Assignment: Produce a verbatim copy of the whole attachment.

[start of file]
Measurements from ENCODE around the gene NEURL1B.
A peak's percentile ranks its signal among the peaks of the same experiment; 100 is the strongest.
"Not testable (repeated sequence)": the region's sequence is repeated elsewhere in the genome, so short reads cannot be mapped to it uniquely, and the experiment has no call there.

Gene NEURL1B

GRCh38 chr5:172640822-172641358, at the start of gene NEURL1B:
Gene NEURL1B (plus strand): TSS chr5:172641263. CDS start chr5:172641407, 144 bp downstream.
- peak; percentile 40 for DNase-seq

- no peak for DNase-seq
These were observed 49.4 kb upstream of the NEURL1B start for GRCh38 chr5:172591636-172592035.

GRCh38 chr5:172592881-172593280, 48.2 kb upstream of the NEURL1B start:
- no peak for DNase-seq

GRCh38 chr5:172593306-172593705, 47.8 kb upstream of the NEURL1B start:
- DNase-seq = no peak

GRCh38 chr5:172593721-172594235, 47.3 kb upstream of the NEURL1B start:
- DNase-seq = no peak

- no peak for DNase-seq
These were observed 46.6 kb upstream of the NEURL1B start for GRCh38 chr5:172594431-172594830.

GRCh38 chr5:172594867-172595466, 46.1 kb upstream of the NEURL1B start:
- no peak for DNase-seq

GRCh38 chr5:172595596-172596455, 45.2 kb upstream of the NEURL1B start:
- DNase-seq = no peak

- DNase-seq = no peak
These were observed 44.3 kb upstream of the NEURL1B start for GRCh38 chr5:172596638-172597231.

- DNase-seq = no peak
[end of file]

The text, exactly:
Measurements from ENCODE around the gene NEURL1B.
A peak's percentile ranks its signal among the peaks of the same experiment; 100 is the strongest.
"Not testable (repeated sequence)": the region's sequence is repeated elsewhere in the genome, so short reads cannot be mapped to it uniquely, and the experiment has no call there.

Gene NEURL1B

GRCh38 chr5:172640822-172641358, at the start of gene NEURL1B:
Gene NEURL1B (plus strand): TSS chr5:172641263. CDS start chr5:172641407, 144 bp downstream.
- peak; percentile 40 for DNase-seq

- no peak for DNase-seq
These were observed 49.4 kb upstream of the NEURL1B start for GRCh38 chr5:172591636-172592035.

GRCh38 chr5:172592881-172593280, 48.2 kb upstream of the NEURL1B start:
- no peak for DNase-seq

GRCh38 chr5:172593306-172593705, 47.8 kb upstream of the NEURL1B start:
- DNase-seq = no peak

GRCh38 chr5:172593721-172594235, 47.3 kb upstream of the NEURL1B start:
- DNase-seq = no peak

- no peak for DNase-seq
These were observed 46.6 kb upstream of the NEURL1B start for GRCh38 chr5:172594431-172594830.

GRCh38 chr5:172594867-172595466, 46.1 kb upstream of the NEURL1B start:
- no peak for DNase-seq

GRCh38 chr5:172595596-172596455, 45.2 kb upstream of the NEURL1B start:
- DNase-seq = no peak

- DNase-seq = no peak
These were observed 44.3 kb upstream of the NEURL1B start for GRCh38 chr5:172596638-172597231.

- DNase-seq = no peak